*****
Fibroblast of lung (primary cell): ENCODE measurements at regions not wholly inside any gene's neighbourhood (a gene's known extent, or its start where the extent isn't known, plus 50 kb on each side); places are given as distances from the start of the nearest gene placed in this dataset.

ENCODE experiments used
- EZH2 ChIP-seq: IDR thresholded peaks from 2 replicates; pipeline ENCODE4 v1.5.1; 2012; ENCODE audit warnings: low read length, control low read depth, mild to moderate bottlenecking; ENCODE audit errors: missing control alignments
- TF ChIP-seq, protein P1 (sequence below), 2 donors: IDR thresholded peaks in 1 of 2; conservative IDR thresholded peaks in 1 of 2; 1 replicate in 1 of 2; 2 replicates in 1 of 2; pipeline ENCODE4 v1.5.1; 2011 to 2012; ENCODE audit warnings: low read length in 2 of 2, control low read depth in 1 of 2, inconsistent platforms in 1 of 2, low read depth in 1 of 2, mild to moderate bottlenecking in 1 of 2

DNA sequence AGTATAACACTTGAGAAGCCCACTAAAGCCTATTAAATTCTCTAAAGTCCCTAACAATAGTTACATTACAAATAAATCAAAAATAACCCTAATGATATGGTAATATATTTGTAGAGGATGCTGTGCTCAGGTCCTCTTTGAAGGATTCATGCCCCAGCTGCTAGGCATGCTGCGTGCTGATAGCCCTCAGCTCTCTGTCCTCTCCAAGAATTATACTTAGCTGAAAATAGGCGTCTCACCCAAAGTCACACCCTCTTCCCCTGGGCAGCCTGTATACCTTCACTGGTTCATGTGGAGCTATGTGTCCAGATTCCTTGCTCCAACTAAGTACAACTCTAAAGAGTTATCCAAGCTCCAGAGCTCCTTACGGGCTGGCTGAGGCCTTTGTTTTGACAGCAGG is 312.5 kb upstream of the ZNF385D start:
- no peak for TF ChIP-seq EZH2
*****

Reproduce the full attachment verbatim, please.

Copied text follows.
Fibroblast of lung (primary cell): ENCODE measurements at regions not wholly inside any gene's neighbourhood (a gene's known extent, or its start where the extent isn't known, plus 50 kb on each side); places are given as distances from the start of the nearest gene placed in this dataset.

ENCODE experiments used
- EZH2 ChIP-seq: IDR thresholded peaks from 2 replicates; pipeline ENCODE4 v1.5.1; 2012; ENCODE audit warnings: low read length, control low read depth, mild to moderate bottlenecking; ENCODE audit errors: missing control alignments
- TF ChIP-seq, protein P1 (sequence below), 2 donors: IDR thresholded peaks in 1 of 2; conservative IDR thresholded peaks in 1 of 2; 1 replicate in 1 of 2; 2 replicates in 1 of 2; pipeline ENCODE4 v1.5.1; 2011 to 2012; ENCODE audit warnings: low read length in 2 of 2, control low read depth in 1 of 2, inconsistent platforms in 1 of 2, low read depth in 1 of 2, mild to moderate bottlenecking in 1 of 2

DNA sequence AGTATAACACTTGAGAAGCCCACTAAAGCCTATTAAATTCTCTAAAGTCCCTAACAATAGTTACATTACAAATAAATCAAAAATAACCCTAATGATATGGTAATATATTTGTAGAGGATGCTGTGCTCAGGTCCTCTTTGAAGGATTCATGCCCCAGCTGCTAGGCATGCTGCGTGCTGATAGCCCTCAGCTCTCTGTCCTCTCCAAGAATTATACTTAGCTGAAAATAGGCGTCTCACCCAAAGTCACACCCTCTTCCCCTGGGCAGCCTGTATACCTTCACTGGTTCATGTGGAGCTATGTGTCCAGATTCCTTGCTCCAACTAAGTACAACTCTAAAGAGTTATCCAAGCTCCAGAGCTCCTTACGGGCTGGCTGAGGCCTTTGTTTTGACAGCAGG is 312.5 kb upstream of the ZNF385D start:
- no peak for TF ChIP-seq EZH2